"A fascinating premise, mysterious power, tumultuous relationships, a memorable cast of characters, and an introduction that hits the ground running. Even in the first few pages, the dark and gripping world comes to life--one I think effectively captures what it must be like to live as a djinni. The distinctive writing beautifully describes the setting, creating a mysterious and edgy tone." K. Zakhar, literary agent
A djinni seduces his master’s young bride, forcing her to make a fateful choice.
A world of mysterious powers and tumultuous intrigues comes to life in Regency England as a djinni, burdened with a dark secret, is thrown into a love triangle fraught with subterfuge.
Will he defeat his nemesis or be betrayed?
I am Djinn. I am abandoned.
Another day of countless days. Waiting. A torture, but not the worst I have endured.
The light of this place sets me on edge. I know not its origin. Where the brightness falls illumines my carpets, colors rivaling my jewels, the finest weave of silk from Persian masters, treasures on which to tread. But I would gladly tread a floor of dirt strewn with rushes if I could be free.
I stretch my arms above my head. My kurta shimmers around my body, the gossamer silk the hard work of thousands of industrious and sacred lepidopteran larvae and their keepers. I see the gleam of silver and gold, the glimmer of gems on my ivory tabletop reflecting the rubies’ blood red, the emeralds’ echoing green and the ancient amber of the topaz as if it were a soft, tranquil pond.
I will be called. I know not when. My impending summons looms over me like the sword Dionysius hung above Damocles. I pray my next master will be kind, for I have had enough of cruelty. And if I could have wishes, if I could follow my heart, I would search for my Thalia.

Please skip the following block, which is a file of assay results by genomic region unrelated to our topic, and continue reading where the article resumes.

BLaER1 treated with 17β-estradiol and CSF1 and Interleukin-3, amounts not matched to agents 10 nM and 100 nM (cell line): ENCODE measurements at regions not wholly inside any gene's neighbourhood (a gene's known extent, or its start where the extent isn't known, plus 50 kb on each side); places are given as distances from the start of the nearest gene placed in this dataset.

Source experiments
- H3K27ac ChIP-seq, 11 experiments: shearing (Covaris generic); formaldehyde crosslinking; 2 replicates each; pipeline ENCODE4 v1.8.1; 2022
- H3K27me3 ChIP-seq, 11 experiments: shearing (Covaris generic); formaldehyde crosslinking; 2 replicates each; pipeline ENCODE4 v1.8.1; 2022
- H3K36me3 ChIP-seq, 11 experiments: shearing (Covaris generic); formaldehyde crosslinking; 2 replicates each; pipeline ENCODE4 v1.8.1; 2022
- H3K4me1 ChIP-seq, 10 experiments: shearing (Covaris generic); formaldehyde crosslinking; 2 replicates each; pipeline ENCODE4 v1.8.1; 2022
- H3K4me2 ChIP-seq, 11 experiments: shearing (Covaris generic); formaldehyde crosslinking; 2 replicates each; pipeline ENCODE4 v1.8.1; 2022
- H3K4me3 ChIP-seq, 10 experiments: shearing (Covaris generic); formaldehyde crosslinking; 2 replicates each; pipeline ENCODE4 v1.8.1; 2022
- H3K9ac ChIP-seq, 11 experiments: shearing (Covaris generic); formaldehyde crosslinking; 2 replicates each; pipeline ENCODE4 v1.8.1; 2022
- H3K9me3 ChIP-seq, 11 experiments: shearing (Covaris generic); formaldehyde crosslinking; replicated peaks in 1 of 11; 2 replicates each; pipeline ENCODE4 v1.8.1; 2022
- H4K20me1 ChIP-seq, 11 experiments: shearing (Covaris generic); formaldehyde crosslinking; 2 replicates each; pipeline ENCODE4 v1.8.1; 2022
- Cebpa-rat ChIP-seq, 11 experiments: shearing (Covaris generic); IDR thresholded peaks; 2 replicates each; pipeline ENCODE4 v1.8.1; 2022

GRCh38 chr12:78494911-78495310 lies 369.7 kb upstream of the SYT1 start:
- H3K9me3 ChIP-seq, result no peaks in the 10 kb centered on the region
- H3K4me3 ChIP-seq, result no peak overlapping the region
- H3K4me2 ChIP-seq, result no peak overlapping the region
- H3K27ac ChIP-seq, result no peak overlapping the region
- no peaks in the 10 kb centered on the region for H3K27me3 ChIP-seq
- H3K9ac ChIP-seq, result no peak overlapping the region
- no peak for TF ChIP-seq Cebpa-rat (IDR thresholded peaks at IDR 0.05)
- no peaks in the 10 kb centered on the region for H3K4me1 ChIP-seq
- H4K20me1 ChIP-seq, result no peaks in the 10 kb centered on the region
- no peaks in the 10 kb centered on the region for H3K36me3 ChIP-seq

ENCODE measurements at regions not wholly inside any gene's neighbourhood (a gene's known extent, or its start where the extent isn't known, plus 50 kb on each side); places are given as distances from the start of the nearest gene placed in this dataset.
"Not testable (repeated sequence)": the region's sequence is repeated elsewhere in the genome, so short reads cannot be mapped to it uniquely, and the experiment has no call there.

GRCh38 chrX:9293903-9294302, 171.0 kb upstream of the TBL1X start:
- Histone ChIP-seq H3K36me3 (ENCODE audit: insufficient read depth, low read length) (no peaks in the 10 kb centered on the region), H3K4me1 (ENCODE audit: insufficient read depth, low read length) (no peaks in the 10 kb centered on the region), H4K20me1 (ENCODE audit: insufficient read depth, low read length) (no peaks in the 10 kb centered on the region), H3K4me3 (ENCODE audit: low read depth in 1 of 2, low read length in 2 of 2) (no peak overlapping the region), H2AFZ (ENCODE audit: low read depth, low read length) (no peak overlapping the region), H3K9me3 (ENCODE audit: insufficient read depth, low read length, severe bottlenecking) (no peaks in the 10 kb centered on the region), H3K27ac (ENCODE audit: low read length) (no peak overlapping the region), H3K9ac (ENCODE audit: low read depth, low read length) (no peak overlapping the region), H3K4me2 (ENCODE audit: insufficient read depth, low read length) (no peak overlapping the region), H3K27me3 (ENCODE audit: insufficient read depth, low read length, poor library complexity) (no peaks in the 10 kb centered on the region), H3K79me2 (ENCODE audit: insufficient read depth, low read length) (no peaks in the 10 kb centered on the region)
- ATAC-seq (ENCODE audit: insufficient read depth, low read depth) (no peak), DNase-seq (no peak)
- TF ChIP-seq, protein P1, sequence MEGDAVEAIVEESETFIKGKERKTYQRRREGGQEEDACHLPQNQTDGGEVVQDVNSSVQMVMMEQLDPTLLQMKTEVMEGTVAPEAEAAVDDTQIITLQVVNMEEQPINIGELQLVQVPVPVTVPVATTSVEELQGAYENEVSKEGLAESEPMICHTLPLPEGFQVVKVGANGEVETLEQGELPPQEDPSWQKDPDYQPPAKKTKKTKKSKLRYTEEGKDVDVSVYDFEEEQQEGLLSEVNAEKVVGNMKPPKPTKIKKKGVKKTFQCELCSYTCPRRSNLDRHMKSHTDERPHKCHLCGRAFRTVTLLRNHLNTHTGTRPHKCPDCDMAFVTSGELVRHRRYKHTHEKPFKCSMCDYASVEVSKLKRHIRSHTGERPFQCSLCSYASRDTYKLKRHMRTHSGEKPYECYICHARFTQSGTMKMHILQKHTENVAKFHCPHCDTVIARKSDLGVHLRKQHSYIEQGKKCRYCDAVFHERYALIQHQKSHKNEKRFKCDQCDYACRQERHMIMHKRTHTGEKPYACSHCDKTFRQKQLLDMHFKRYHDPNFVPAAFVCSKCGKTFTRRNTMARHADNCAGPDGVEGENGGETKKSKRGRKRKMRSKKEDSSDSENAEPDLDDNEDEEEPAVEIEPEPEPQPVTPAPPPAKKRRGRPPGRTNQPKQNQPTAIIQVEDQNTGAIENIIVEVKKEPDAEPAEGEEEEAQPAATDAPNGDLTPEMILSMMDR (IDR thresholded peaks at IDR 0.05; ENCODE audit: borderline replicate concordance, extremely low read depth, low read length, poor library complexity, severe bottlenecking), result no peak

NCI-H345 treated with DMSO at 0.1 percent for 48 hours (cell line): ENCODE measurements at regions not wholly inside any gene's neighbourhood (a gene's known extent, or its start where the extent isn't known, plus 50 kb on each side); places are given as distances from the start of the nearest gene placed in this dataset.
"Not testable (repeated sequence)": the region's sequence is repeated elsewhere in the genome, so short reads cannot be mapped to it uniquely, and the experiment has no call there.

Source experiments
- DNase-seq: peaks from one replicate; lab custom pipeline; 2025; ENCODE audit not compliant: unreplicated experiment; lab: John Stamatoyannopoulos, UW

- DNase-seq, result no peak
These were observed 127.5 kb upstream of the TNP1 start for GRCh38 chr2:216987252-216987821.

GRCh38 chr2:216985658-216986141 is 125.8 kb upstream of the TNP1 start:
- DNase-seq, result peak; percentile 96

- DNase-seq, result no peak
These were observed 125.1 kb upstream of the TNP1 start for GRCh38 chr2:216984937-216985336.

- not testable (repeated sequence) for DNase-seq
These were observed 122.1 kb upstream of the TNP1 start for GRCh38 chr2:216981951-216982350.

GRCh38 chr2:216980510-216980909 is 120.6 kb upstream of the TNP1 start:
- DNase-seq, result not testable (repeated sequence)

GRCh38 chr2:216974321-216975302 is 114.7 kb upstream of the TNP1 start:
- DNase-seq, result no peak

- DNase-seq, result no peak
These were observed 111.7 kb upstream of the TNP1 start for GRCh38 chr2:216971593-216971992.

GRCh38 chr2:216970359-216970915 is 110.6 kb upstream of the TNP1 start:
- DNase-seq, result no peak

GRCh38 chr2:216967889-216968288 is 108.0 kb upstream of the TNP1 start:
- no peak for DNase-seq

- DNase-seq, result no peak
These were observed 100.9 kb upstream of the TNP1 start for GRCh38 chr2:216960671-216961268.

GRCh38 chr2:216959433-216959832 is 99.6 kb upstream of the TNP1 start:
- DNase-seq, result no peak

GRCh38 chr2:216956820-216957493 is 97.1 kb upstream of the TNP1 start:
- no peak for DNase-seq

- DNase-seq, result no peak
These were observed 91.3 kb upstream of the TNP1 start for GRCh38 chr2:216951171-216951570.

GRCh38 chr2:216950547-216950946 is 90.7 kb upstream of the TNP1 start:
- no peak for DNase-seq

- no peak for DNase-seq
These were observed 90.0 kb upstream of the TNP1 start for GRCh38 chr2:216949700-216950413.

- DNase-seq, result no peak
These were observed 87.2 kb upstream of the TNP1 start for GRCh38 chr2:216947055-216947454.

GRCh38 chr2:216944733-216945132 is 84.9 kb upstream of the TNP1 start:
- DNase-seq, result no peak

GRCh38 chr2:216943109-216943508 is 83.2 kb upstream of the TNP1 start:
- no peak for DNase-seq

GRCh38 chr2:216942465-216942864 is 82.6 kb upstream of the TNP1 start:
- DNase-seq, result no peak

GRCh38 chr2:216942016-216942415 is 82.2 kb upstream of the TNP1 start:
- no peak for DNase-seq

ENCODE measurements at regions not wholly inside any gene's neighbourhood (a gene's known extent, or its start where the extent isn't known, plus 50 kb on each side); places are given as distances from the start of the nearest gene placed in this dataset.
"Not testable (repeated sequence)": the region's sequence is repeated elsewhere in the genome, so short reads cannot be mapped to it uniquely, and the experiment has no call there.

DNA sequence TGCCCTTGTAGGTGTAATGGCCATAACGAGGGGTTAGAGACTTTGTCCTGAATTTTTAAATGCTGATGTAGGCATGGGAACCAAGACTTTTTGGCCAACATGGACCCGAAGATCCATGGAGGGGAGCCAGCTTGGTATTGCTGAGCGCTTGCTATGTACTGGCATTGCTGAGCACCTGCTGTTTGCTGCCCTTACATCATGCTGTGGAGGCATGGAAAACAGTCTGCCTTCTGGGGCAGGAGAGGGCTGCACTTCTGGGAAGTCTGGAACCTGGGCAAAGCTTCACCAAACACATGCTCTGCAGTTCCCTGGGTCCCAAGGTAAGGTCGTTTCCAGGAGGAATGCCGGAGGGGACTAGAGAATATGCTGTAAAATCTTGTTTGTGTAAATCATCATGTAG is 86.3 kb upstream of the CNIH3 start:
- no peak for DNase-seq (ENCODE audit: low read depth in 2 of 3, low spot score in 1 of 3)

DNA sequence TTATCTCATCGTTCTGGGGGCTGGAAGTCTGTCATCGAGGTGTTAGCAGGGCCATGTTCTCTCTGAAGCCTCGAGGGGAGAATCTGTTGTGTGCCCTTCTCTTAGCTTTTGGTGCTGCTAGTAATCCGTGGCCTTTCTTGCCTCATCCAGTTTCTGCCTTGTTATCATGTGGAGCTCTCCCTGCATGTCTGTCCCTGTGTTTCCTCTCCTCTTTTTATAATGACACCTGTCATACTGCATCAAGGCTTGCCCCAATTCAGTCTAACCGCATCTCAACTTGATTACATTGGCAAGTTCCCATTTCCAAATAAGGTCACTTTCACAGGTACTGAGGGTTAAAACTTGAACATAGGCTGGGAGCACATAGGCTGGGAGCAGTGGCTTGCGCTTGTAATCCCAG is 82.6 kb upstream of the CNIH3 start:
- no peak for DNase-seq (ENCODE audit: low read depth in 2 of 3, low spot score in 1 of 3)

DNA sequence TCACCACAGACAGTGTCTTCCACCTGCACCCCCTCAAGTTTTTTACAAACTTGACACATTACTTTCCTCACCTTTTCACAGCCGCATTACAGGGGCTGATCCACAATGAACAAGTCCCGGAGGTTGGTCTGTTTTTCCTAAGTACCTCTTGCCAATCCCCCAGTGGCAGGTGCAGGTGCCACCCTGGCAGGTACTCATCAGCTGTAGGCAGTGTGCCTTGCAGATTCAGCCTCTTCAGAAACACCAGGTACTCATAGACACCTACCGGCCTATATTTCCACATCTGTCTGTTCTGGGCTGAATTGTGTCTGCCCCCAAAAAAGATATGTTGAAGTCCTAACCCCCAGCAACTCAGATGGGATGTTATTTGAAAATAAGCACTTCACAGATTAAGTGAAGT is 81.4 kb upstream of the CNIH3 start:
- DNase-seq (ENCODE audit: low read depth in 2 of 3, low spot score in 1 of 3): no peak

Meanwhile, I am here, in Bramley House, for many years now. I sense I am in the East wing, upstairs, in one of the older bedchambers. Of over a hundred rooms in this centuries-old manor, this is one rarely used. In here are cast-offs of years gone by.
Among the clutter and jumble sits a marble bust of some long-forgotten statesman, transported to these misty isles to adorn the august Roman villa of one of England’s early conquerors. A magnificent, life-sized bronze stands by the window—an Indian god with four arms, dancing, dancing, dancing, a Natraj, Shiva, who keeps this world, where I am forced to exist, in motion. A few steps away, above the mahogany escritoire, hangs a drawing, elaborately framed in burnished gold leaf, the flowing black ink magically coalescing into my lady, my Lavinia, my Thalia, fixing you in her grave gaze, her somber eyes conveying the tragedy I made of her life.
And on the mantel the etched brass urn, securely lidded, where I am prisoner—for how long I do not know.
I remember being in this great house, living in its rooms, a real person in a real place. Happy. Reunited with my beloved, my heart, my Thalia. I remember sunlight streaming at an angle through the wavy old glass, warming my black velvet jacket, dust motes floating in the rays like stars within a galaxy. My hair pulled back in a queue secured with a black velvet ribbon, the style of the time. I took it all in, my treasures, my manor, my love, my life.
Even I never realized how quickly it could change.
About the author:
Claudia Herring writes romantic fantasy novels. Her Djinn Chronicles series are set in a world of mysterious powers and tumultuous intrigues fraught with subterfuge. They begin in Regency England where sensible mortals interact in disbelief with djinnis, magicians, sorceresses, and soothsayers.
She would live in a library if she could.
Is afraid of her cat.
If you like Diana Gabaldon or Carol Berg, you'll love Obsessions of a Djinni.